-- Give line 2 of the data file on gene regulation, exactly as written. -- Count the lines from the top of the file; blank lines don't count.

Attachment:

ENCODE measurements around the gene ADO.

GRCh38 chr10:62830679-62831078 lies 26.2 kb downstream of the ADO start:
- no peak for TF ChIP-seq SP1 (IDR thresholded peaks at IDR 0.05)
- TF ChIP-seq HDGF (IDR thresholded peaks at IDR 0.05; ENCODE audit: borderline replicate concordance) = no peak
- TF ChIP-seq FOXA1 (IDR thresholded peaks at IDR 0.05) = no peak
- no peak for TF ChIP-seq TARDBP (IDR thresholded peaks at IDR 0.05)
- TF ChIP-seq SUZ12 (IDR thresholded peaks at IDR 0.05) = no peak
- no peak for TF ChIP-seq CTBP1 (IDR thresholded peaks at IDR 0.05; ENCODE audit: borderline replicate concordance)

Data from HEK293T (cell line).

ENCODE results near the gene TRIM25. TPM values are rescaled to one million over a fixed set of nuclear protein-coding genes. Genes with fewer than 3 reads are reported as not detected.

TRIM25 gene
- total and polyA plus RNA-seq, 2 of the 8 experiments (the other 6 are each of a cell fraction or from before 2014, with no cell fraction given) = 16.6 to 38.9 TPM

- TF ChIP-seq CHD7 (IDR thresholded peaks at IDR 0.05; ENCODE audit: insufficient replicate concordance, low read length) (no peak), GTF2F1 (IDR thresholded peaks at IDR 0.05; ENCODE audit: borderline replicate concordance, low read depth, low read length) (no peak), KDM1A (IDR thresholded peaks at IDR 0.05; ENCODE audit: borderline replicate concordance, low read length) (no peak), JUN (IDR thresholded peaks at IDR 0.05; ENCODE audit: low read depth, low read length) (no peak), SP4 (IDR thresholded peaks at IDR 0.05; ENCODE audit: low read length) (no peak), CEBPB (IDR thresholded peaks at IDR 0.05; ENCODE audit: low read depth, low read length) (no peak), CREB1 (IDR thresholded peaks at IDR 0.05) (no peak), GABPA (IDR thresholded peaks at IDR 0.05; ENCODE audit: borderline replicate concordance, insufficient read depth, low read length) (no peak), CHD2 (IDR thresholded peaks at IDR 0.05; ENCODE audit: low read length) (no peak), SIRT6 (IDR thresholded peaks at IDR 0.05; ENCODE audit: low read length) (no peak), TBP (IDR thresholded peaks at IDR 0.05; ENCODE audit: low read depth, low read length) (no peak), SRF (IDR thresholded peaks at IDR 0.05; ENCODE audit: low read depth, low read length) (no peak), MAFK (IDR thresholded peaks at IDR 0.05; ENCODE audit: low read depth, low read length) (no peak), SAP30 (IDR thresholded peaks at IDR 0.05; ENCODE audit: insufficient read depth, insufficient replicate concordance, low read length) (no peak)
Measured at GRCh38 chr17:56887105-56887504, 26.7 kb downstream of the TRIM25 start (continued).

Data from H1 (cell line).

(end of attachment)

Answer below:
GRCh38 chr10:62830679-62831078 lies 26.2 kb downstream of the ADO start: